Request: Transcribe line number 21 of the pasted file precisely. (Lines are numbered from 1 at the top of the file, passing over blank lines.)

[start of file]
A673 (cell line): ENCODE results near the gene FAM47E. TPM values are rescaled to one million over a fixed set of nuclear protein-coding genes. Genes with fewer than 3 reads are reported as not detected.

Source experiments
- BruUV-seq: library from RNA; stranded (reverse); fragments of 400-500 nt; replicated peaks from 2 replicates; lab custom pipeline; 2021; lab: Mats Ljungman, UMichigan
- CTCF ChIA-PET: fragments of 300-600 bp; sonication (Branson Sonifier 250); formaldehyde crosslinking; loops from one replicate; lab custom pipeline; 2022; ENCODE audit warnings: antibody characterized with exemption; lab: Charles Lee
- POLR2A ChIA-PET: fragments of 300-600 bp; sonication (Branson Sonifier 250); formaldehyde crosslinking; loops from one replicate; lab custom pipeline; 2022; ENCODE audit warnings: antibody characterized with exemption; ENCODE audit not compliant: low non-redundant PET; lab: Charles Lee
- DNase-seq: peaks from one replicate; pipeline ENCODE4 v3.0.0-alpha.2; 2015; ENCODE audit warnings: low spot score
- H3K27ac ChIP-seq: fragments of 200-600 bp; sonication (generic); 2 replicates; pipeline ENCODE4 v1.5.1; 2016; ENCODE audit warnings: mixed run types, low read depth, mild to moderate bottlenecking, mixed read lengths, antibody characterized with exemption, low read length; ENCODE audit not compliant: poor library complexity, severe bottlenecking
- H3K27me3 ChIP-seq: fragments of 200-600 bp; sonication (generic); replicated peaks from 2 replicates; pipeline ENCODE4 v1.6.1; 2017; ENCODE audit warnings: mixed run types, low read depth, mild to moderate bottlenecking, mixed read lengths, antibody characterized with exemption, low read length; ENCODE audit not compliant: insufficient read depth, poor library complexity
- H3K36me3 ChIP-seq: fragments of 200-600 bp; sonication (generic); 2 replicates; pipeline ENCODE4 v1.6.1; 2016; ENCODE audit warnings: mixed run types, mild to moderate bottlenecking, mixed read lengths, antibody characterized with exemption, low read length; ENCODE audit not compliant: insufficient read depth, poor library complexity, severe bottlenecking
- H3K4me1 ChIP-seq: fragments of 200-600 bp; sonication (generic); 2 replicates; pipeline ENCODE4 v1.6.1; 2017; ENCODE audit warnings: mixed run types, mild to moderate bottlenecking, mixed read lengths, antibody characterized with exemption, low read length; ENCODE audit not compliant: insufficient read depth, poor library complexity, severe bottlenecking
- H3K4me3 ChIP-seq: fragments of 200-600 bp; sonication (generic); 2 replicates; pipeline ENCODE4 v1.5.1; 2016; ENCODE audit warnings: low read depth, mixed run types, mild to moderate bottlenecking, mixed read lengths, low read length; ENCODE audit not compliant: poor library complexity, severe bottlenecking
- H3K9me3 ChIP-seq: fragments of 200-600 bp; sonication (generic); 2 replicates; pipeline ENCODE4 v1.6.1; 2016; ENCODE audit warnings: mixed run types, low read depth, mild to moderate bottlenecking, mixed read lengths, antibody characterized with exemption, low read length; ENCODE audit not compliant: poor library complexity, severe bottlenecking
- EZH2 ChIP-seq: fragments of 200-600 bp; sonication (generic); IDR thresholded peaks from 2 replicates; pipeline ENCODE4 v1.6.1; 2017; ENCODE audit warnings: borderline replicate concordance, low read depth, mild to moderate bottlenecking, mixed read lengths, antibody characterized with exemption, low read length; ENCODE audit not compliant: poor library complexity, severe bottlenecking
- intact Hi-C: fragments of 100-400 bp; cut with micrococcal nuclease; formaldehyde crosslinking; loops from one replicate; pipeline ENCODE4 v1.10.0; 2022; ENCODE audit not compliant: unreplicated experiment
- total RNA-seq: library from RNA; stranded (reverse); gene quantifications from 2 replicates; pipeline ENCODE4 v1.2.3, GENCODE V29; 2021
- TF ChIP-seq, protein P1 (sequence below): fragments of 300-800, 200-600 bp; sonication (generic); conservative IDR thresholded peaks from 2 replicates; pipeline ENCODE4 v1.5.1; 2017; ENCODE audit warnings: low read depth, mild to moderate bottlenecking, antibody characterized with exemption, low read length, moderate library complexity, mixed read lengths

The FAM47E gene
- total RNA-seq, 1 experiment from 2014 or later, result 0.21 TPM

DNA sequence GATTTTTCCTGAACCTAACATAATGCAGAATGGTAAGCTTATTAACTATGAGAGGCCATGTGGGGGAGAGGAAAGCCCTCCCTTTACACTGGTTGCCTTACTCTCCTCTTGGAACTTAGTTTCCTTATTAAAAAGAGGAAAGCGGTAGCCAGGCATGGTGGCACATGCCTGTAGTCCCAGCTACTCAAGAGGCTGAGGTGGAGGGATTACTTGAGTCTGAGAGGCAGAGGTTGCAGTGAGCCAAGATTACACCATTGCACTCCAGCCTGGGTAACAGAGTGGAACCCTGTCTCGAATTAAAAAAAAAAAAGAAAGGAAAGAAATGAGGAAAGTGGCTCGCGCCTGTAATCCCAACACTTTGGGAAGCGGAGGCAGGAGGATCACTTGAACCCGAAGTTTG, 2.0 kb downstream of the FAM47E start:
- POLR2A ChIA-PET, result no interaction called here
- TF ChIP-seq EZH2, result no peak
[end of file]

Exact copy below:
- TF ChIP-seq EZH2, result no peak